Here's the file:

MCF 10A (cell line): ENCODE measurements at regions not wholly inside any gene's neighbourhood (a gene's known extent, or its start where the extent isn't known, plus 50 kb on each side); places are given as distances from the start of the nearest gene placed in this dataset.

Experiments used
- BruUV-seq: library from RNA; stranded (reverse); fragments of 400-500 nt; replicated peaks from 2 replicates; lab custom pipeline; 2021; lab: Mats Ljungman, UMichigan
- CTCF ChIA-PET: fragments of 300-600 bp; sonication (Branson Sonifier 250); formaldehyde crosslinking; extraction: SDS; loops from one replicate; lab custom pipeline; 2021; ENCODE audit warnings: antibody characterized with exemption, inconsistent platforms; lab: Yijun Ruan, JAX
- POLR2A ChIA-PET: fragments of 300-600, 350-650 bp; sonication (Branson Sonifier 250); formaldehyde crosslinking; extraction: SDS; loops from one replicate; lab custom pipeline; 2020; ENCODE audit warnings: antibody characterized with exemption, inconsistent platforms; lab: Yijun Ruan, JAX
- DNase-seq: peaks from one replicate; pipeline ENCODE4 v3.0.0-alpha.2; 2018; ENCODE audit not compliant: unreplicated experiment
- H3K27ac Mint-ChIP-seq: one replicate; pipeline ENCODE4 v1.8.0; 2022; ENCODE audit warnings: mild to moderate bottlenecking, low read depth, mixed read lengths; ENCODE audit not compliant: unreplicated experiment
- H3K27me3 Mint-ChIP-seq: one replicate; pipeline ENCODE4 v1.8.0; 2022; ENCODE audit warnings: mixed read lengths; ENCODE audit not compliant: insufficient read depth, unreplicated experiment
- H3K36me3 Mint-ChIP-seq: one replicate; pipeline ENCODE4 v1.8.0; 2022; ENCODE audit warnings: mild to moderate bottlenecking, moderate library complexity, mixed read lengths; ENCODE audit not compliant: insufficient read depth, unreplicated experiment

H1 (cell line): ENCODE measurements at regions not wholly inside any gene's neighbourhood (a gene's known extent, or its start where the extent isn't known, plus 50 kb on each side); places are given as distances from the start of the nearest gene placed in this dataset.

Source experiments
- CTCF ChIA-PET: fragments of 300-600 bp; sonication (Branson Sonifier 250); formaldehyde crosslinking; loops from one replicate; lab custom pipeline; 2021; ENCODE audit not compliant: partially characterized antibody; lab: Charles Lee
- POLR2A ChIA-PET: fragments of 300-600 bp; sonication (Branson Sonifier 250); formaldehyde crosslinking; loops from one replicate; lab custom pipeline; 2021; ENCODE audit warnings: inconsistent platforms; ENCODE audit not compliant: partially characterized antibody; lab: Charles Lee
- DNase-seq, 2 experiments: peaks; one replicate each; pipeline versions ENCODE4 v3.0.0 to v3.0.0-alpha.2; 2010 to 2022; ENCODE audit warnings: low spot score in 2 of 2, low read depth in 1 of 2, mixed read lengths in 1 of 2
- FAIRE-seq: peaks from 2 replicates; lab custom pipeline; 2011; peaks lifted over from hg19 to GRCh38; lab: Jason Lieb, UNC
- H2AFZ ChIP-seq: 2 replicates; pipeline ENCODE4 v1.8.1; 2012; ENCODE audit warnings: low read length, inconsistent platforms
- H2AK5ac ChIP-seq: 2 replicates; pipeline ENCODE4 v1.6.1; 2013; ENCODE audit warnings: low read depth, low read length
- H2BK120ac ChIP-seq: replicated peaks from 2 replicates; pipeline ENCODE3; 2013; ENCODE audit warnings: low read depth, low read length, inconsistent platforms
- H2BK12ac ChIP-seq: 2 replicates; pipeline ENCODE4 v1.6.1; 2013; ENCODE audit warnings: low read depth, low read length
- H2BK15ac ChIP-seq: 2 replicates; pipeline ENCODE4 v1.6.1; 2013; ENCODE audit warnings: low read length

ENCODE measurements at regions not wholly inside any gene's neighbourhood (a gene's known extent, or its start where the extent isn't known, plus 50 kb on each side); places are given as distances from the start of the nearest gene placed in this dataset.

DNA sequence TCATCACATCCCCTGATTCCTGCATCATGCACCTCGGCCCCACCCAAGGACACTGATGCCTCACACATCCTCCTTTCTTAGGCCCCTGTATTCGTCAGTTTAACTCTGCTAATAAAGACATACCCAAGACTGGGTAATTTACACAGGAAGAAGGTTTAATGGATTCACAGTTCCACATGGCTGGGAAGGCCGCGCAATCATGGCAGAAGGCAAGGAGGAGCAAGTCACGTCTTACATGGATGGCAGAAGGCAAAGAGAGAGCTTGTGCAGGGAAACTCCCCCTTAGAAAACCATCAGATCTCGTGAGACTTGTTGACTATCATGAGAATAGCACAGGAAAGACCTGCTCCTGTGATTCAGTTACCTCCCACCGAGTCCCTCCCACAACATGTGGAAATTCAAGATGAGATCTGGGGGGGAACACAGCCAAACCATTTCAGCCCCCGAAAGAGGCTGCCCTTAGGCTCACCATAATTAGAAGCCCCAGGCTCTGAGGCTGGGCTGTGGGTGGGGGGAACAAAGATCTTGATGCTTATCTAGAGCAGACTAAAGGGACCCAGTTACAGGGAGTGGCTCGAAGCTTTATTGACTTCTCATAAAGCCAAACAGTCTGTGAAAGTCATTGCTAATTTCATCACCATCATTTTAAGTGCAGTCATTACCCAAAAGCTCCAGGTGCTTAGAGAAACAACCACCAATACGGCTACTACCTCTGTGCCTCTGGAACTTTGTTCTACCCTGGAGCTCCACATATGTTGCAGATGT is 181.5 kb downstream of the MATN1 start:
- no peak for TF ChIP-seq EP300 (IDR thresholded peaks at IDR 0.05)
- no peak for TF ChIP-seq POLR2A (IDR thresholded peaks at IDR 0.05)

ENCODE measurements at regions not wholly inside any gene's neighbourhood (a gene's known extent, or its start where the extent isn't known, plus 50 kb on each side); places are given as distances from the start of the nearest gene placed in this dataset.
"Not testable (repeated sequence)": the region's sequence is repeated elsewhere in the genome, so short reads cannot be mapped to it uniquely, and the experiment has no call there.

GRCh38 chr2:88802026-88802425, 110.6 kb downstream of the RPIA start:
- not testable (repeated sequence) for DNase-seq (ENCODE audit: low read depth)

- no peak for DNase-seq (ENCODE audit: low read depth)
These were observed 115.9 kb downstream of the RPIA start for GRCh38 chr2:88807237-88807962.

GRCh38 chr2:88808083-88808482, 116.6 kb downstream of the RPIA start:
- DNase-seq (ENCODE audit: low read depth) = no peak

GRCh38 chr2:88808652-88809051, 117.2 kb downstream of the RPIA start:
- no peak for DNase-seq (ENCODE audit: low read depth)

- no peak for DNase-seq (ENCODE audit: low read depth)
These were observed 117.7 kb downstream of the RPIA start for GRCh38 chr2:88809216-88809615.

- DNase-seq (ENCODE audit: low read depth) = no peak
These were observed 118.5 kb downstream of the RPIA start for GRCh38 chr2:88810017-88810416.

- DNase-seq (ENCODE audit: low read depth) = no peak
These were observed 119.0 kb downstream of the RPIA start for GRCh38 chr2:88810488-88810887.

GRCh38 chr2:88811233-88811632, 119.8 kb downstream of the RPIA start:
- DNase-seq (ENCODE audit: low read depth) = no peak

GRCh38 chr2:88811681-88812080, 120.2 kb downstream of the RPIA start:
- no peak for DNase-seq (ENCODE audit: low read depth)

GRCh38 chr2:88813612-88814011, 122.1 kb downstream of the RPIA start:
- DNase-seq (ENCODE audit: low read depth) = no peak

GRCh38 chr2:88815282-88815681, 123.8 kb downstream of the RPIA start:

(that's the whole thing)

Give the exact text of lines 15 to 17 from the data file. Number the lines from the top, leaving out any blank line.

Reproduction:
- FAIRE-seq: peaks from 2 replicates; lab custom pipeline; 2011; peaks lifted over from hg19 to GRCh38; lab: Jason Lieb, UNC
- H2AFZ ChIP-seq: 2 replicates; pipeline ENCODE4 v1.8.1; 2012; ENCODE audit warnings: low read length, inconsistent platforms
- H2AK5ac ChIP-seq: 2 replicates; pipeline ENCODE4 v1.6.1; 2013; ENCODE audit warnings: low read depth, low read length